THIS WEEK IS A REPEAT EPISODE WITH AN EXTRA SEGMENT
Philip Blumel: Six versus 12, does it matter? Hi, I’m Philip Blumel. Welcome to No Uncertain Terms, the official podcast of the term limits movement for the week of April 5th, 2021.
Stacey Selleck: Your sanctuary from partisan politics.
Philip Blumel: Citizens tell pollsters that they want to limit members of the US House to six years. Politicians often call for 12 years when they see term limits legislation as inevitable. Who is right? A recent anecdote from a central Texas school board shed some insight on this sometimes contentious question. After a busy week working to advance the term limits convention resolution through several state capitals, US Term Limits executive director, Nick Tomboulides will not be joining us for this week’s podcast, although he did inspire it.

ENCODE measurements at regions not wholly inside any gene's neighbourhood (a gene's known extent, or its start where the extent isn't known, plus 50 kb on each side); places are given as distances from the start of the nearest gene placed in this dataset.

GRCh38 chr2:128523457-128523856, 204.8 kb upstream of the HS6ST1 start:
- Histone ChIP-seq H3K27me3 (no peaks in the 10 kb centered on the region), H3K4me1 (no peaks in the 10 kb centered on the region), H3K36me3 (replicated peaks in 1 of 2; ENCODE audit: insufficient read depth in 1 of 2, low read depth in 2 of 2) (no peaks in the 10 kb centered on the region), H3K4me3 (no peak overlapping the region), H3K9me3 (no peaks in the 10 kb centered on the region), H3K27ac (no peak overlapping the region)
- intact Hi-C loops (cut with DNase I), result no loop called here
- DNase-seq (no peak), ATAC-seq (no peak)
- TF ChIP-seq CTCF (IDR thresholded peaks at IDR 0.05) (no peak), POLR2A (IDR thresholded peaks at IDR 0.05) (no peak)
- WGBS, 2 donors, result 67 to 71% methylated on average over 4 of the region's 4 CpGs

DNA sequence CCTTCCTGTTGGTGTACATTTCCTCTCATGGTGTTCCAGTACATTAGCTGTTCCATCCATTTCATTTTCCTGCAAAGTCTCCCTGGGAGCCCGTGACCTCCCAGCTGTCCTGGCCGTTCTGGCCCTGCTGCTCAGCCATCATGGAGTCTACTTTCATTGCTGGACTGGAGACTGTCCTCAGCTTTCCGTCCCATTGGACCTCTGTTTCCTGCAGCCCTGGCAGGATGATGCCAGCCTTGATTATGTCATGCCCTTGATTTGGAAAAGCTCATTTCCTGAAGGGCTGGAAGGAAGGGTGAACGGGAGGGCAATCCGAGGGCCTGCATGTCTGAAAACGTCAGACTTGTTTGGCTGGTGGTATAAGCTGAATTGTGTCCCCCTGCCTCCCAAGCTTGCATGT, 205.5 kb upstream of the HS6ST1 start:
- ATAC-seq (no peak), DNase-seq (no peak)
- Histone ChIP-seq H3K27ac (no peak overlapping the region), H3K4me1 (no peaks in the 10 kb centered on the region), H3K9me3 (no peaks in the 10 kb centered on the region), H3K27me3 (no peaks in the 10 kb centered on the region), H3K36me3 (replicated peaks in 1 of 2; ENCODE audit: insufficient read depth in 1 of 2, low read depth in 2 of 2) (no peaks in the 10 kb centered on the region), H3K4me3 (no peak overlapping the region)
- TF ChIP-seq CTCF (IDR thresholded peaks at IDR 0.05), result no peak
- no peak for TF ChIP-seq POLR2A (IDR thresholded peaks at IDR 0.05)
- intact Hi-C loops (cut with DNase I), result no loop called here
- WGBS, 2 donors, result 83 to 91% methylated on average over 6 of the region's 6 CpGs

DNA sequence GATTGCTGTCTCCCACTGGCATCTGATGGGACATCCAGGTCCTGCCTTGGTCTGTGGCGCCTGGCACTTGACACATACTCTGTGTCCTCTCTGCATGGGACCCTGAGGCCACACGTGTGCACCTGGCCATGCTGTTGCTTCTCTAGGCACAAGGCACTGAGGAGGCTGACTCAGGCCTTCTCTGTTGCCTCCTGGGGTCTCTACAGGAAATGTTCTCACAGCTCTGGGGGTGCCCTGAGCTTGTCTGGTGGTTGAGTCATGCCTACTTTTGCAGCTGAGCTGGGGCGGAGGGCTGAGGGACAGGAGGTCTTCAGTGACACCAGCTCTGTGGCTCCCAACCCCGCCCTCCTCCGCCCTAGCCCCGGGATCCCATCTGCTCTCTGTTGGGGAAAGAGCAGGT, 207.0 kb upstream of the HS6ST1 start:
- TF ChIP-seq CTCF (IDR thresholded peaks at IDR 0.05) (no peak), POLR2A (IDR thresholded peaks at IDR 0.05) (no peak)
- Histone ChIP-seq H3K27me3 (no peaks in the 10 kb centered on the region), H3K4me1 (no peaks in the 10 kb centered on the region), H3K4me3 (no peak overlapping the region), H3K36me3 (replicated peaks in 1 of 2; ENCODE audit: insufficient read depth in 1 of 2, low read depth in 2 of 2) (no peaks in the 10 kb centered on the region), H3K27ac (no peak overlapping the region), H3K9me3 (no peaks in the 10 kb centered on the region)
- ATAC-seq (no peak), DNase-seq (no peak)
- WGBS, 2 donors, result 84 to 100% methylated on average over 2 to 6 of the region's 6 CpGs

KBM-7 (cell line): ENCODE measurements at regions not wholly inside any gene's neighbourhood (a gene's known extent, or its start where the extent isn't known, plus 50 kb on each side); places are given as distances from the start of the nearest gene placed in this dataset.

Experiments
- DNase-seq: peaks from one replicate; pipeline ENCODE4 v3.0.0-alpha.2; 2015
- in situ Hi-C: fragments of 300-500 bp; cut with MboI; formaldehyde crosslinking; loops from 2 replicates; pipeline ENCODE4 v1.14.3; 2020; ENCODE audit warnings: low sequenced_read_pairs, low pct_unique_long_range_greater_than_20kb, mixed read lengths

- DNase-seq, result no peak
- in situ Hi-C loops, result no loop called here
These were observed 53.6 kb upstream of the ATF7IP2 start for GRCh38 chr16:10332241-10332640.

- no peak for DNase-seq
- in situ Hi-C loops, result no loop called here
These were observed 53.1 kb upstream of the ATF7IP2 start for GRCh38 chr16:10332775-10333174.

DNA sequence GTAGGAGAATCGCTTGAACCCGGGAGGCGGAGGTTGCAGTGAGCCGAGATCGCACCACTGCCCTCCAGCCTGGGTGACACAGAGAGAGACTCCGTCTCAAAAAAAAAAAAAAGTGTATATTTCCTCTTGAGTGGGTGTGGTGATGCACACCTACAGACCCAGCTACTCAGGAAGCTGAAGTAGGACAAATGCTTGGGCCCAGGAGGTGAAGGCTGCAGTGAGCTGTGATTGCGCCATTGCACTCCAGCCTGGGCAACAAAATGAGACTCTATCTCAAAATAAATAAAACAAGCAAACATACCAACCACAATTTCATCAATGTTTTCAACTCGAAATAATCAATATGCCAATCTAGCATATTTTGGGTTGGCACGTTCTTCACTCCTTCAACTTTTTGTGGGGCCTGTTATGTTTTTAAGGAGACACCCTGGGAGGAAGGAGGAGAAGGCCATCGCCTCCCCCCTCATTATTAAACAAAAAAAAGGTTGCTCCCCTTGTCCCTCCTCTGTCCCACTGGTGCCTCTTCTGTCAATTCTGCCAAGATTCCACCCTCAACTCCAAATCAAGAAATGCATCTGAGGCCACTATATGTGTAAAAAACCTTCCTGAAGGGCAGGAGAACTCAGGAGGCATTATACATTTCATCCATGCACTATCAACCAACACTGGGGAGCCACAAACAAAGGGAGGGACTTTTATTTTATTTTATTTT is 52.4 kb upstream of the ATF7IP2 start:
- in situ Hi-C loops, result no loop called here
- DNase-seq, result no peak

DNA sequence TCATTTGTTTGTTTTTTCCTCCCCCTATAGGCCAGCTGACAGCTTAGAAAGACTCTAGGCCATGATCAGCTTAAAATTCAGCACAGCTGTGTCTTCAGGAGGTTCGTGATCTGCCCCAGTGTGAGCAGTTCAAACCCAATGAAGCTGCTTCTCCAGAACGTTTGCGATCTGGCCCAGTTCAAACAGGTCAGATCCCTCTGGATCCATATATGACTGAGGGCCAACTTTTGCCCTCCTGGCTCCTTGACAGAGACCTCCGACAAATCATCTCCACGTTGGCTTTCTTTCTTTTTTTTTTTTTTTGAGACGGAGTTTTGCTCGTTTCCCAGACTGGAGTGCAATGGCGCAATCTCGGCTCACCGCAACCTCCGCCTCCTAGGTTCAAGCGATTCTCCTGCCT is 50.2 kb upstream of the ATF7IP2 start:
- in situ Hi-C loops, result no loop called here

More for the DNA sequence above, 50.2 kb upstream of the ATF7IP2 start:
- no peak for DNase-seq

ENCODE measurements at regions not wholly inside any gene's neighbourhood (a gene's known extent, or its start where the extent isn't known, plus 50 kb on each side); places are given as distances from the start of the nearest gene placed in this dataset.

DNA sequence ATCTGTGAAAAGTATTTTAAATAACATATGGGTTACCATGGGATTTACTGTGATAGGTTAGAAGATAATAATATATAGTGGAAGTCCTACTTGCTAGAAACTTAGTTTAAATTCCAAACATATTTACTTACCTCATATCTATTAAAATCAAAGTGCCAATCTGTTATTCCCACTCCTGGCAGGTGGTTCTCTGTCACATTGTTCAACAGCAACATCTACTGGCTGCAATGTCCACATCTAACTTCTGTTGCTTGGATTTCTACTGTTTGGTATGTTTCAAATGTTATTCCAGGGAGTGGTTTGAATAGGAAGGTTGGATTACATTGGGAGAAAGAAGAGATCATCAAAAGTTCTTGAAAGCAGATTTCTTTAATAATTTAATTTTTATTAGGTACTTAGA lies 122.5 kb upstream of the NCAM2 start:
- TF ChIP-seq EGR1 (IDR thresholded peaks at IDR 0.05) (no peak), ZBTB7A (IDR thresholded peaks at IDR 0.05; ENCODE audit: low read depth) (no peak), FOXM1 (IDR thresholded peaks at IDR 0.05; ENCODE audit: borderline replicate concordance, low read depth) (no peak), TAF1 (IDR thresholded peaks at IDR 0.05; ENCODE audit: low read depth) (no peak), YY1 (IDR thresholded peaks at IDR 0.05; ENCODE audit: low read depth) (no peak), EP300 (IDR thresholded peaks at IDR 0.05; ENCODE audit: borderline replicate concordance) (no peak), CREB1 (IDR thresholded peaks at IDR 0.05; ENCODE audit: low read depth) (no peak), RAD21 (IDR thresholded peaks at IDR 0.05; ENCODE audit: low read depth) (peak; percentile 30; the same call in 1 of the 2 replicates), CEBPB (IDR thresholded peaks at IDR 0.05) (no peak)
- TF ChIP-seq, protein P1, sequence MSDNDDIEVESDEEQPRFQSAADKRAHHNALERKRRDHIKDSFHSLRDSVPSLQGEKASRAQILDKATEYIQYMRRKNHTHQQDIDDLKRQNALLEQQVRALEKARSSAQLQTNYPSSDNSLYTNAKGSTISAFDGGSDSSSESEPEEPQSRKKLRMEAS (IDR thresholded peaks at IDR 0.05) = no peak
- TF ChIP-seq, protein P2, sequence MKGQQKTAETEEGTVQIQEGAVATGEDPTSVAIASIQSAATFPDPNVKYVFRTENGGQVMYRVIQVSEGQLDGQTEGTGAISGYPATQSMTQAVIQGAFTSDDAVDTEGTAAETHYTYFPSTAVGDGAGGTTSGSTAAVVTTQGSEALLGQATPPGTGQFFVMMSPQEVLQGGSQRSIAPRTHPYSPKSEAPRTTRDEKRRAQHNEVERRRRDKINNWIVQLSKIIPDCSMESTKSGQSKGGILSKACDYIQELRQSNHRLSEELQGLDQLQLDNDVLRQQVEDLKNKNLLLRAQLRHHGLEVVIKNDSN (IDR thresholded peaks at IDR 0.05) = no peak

Philip Blumel: Nick came across an article in the San Marcos Daily Record recently. It was a story about a school board trustee named John McLoughlin in San Marcos, Texas, who was first elected in 2015, to an at-large position on the school board, and then he was re-elected to his second term in 2018. And he’s just announced that he’s not gonna run for another term, that six years was long enough for him. And it’s such a refreshing story, because here’s the reason he gave, this is John McLoughlin speaking, “Six years ago, I was new energy, new ideas, and fresh eyes to a system. And after six years, I don’t feel like I’m any of those things.” He told the Daily Record, “I think, after six years as a trustee, any trustee becomes more a part of the institution or an institutional defender, instead of a disruptor. So I think six years is long enough.” And that’s refreshing for a lot of reasons, one, the honesty. Clearly, he wasn’t in office long enough to speak out both sides of his mouth.